2 callers today have had sizeable underpayments because they had multiple jobs, never completed a p46 and the employer never set up and employment record. Result- Multiple Allowances, Fault- Employer and individual.
    1 caller had an underpayments because they had company car and fuel which nor they or employer informed us of. Result- Untaxed benefits, Fault- Employer and individual.
    1 caller had an underpayment because no State Pension was coded. We had not received the info from the DWP so sent a P161 to the.person to get the figures... they never responded 'didn't see why I had to'. Result- More allowances on private.sources than due, Fault- Individual.
    In the last two.weeks I have seen no underpayments due to HMRC, if I do I tell them.

    ReplyDelete
  9. So all errors are HMRC's fault? I think not, for example:
    2 callers today...

    You have been living in cave, be totally naive newby member of staff, or a total brownnose. Probably all three.
    I speak as one of the (estimated)1.8 million who have received, or will recieve a bill for underpayment going back to 2006/07 and where I have never had any other income other than employment plus pension, both through PAYE (both long standing and from civil service sources)
    I have been dumped on by the bunch of totally incompetant bastards at HMRC, who dont even have the grace to admit they got it wrong.

    ReplyDelete
  10. You have been living in cave, be totally naive newby member of staff, or a total brownnose. Probably all three.

    So the previous poster highlighted 4 cases, with detailed explanations, that were not HMRCs fault. You have identified 1 case, without details, that you say was HMRCs fault. That still doesn't back up the claim that all errors are HMRCs fault.

    If it makes you feel any better you are unlikely to receive a bill going back to 06-07 if it is all under PAYE.

    http://www.publications.parliament.uk/pa/cm201011/cmselect/cmpubacc/uc502-ii/uc50201.htm

    ReplyDelete
  11. Anon @ 19 November 2010 11:29, I think you sum up HMRC's attitude fairly well. This thread is about website security and you are yapping on about who's fault it is that someones tax is not in order. Maybe if you concentrated on the actual issue being discussed you input would be more valid.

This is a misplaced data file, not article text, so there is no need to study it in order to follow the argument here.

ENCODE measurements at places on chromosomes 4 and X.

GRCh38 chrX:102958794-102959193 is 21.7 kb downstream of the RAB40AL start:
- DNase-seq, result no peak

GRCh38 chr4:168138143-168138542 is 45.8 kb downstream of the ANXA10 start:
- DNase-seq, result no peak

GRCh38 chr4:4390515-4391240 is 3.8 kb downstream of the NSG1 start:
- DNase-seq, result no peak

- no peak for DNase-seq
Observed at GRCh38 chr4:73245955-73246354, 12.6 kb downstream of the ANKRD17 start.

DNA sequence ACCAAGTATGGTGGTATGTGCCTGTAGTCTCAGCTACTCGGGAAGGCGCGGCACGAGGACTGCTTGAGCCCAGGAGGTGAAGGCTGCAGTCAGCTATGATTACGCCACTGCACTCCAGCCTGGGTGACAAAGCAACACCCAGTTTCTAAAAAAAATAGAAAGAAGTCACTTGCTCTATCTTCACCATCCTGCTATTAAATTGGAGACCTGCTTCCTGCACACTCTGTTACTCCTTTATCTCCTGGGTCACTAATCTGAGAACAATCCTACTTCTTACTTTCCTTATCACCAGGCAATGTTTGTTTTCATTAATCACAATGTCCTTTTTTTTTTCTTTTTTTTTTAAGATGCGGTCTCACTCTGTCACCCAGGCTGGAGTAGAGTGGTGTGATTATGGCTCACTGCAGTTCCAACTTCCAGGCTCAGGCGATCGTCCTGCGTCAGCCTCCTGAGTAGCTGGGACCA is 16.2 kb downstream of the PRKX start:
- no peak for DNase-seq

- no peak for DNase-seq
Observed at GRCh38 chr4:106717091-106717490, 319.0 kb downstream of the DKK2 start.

ReplyDelete
  12. I was esponding to 7:37 and making a valid point to his/her mis informed statement. The whole thread and comments are again HMRC badhing. HMRC did not design the website, how many issues do Microsoft have and they are a computer company?
    Perhaps if you were less arrogant your objection to my comments would be more valid.

    ReplyDelete
  13. I was esponding to 7:37 and making a valid point to his/her mis informed statement.
    Shame on 7:37 for causing this trouble.

    The whole thread and comments are again HMRC badhing.
    I think you will find that most of this site does that. It is why it exists.

    HMRC did not design the website
    Lame excuses usual.

    How many issues do Microsoft have and they are a computer company?
    I use a mac so could not care less.

    Perhaps if you were less arrogant your objection to my comments would be more valid.
    Probably correct but who gives a toss.

    ReplyDelete
  14. Wow you have torn apart my statement and humbled me with your decisively eloquent points.

    ReplyDelete
  15. At least the fraudsters will take less money from your bank account.

    And undoubtedly wil be less arsy and arrogant in any exchanges they have with you. Never mind, role on the next staff survey results (which HMRC will no doubt try not to publish again). We can then all see what a bunch of jobsworth twats we are all supporting with our taxes.

    ReplyDelete